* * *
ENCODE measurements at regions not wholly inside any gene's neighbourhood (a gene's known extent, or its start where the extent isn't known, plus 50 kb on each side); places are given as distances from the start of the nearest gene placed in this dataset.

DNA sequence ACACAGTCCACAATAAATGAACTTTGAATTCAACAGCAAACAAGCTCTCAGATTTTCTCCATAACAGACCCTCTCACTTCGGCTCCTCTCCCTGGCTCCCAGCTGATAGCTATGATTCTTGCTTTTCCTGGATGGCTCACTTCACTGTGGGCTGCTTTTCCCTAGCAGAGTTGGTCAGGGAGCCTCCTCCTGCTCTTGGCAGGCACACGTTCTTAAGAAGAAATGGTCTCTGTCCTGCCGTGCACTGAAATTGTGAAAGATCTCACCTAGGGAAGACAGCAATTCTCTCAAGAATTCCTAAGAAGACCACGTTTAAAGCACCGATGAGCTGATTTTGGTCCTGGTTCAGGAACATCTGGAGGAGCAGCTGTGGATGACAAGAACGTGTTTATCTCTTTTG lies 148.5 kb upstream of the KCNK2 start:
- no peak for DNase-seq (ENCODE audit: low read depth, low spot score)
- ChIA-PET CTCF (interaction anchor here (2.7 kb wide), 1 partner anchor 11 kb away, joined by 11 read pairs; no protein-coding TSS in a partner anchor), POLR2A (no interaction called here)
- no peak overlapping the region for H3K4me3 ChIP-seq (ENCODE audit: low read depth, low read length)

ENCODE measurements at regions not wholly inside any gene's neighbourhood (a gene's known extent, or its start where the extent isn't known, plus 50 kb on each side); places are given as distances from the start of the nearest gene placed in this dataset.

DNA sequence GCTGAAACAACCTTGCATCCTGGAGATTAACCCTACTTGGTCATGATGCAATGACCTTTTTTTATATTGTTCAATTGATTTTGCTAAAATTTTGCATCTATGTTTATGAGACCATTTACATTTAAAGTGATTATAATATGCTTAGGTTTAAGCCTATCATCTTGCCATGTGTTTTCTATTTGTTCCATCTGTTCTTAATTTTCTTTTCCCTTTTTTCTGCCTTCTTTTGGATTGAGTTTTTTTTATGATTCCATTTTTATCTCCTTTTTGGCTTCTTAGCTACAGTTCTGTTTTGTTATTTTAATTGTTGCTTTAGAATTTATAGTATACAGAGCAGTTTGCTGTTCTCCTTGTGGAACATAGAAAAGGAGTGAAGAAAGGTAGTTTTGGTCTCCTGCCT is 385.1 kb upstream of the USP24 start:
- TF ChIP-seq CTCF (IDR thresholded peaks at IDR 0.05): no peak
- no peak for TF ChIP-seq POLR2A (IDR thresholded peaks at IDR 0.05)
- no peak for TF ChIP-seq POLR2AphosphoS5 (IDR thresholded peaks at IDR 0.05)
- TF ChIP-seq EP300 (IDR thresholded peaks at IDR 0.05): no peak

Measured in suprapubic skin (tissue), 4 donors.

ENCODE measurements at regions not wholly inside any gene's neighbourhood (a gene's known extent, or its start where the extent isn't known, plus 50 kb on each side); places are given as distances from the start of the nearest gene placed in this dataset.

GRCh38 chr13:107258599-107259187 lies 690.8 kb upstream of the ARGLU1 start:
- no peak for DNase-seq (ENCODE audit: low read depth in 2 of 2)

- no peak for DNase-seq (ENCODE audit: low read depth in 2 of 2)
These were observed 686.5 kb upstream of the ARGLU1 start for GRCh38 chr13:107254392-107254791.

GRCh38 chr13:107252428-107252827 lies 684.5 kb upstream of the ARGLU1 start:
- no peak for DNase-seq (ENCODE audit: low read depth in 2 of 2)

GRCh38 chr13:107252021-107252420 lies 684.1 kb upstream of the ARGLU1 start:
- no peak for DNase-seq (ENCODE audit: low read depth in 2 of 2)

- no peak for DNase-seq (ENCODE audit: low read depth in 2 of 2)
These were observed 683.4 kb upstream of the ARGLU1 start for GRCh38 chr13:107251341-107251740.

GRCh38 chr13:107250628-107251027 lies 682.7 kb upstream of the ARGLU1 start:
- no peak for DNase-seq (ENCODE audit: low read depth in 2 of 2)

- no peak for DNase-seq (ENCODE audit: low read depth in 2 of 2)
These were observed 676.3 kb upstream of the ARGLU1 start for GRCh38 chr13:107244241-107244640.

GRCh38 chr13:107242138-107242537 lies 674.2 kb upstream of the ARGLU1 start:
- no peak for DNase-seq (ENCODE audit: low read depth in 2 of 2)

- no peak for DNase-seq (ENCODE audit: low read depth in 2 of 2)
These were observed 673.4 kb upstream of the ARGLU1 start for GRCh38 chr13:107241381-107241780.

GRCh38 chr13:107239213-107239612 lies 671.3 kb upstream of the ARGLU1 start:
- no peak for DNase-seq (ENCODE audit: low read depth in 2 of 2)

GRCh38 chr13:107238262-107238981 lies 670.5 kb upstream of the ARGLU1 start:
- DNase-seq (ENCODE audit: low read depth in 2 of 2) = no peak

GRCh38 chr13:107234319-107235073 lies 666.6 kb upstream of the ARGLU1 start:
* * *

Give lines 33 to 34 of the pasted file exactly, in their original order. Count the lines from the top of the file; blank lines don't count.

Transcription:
- no peak for DNase-seq (ENCODE audit: low read depth in 2 of 2)

GRCh38 chr13:107238262-107238981 lies 670.5 kb upstream of the ARGLU1 start: